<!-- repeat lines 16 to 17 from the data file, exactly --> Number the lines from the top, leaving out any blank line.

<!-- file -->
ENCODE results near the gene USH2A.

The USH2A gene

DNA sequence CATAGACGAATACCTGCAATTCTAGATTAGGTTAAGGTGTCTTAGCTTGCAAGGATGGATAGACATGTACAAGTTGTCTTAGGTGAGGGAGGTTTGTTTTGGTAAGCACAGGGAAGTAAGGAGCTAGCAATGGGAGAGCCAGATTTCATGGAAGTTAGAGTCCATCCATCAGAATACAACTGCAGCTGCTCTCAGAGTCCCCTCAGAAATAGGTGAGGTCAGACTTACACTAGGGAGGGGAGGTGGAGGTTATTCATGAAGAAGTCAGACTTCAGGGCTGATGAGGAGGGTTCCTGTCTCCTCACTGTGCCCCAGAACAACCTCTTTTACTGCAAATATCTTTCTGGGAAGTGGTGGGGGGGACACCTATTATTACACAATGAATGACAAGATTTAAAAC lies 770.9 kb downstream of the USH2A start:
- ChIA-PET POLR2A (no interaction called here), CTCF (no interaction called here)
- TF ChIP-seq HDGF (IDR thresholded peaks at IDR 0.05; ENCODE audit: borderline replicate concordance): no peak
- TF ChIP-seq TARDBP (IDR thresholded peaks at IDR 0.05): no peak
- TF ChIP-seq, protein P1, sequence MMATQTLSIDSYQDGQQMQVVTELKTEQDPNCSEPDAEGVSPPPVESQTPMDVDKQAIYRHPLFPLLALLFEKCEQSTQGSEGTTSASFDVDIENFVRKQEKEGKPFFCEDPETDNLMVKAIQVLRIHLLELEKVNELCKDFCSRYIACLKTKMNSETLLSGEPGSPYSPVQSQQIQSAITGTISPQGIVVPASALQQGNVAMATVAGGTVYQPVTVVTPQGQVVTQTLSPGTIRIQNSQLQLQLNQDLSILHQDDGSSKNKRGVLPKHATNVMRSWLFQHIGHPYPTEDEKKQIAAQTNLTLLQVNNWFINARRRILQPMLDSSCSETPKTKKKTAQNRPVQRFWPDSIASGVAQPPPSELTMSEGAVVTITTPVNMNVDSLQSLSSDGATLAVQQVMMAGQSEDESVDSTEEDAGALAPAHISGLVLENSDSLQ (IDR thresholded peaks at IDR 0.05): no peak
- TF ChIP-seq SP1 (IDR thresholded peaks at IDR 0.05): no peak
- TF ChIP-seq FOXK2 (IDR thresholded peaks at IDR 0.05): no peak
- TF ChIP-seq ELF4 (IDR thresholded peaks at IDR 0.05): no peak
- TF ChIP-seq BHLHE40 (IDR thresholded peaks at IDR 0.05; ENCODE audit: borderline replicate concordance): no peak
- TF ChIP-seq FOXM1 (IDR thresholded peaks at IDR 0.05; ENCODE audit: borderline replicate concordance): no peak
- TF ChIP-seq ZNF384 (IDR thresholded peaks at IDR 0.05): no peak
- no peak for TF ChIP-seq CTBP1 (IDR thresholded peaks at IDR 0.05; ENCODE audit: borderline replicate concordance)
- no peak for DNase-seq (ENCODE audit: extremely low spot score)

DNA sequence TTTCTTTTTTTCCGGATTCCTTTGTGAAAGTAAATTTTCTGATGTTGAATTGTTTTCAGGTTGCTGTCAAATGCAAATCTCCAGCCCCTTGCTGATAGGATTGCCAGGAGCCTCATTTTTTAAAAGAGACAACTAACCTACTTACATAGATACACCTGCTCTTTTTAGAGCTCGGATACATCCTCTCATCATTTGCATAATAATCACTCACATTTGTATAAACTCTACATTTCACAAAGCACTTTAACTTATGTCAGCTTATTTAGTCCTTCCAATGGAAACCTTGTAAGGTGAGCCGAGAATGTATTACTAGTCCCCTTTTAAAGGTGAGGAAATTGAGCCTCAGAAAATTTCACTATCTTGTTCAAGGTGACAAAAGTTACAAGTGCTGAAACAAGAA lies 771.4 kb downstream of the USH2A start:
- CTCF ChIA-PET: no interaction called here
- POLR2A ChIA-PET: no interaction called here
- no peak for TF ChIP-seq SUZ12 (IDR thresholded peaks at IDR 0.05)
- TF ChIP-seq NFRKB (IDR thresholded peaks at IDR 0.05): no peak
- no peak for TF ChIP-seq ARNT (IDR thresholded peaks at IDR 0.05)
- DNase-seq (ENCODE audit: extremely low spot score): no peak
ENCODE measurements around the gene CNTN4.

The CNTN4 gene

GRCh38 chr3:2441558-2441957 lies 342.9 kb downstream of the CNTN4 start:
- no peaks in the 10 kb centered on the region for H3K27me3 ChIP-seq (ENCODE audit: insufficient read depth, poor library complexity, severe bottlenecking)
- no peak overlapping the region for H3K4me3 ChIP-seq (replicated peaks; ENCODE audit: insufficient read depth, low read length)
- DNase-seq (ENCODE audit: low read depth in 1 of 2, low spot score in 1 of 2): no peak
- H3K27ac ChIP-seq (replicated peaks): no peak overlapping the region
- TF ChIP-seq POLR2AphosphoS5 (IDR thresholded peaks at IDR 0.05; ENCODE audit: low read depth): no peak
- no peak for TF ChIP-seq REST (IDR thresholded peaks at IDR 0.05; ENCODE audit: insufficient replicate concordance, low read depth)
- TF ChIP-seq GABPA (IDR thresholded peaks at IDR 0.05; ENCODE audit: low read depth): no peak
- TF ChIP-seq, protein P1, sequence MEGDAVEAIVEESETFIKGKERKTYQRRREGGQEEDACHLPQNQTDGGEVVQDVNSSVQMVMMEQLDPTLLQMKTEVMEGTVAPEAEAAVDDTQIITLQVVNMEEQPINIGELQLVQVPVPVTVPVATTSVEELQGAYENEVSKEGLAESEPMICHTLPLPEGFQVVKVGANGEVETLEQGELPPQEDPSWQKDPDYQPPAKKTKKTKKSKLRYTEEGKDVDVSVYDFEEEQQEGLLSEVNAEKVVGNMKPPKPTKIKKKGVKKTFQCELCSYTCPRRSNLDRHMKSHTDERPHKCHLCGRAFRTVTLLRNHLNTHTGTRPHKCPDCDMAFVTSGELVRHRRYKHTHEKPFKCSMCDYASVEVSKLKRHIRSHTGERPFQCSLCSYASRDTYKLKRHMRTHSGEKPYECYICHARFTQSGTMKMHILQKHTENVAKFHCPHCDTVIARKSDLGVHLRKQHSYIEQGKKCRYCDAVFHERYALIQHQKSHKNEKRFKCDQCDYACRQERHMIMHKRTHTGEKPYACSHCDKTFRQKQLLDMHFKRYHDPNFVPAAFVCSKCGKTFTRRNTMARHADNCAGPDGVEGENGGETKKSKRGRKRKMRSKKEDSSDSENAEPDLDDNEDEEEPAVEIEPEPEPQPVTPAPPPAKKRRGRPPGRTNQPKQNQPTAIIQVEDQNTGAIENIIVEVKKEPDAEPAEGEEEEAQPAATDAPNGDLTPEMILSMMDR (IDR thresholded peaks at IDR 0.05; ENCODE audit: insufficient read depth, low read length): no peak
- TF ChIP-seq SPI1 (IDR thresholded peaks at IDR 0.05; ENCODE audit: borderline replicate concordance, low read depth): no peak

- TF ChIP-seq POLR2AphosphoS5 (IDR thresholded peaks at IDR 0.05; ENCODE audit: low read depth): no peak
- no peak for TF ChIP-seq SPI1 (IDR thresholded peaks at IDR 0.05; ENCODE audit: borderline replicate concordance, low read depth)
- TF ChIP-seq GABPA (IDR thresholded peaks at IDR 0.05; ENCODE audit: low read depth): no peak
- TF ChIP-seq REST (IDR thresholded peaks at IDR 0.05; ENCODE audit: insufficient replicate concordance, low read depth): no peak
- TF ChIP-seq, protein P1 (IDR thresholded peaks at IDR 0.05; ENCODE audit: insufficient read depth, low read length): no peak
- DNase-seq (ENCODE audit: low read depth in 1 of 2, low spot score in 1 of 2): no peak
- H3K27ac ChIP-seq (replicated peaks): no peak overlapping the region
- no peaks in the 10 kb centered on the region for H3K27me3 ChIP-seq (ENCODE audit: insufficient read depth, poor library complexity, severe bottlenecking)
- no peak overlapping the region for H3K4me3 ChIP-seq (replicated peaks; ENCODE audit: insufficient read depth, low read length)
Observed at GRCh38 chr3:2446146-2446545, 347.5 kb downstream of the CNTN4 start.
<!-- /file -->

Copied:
DNA sequence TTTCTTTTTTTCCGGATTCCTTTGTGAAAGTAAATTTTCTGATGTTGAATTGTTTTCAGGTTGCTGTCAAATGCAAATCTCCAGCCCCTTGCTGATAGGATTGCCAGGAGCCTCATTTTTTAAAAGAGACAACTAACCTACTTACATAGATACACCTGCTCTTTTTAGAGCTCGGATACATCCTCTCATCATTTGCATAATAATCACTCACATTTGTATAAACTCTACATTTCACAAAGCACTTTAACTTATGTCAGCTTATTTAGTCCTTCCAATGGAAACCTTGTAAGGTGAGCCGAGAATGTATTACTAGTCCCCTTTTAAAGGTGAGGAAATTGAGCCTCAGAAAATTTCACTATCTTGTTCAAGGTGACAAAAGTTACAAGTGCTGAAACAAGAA lies 771.4 kb downstream of the USH2A start:
- CTCF ChIA-PET: no interaction called here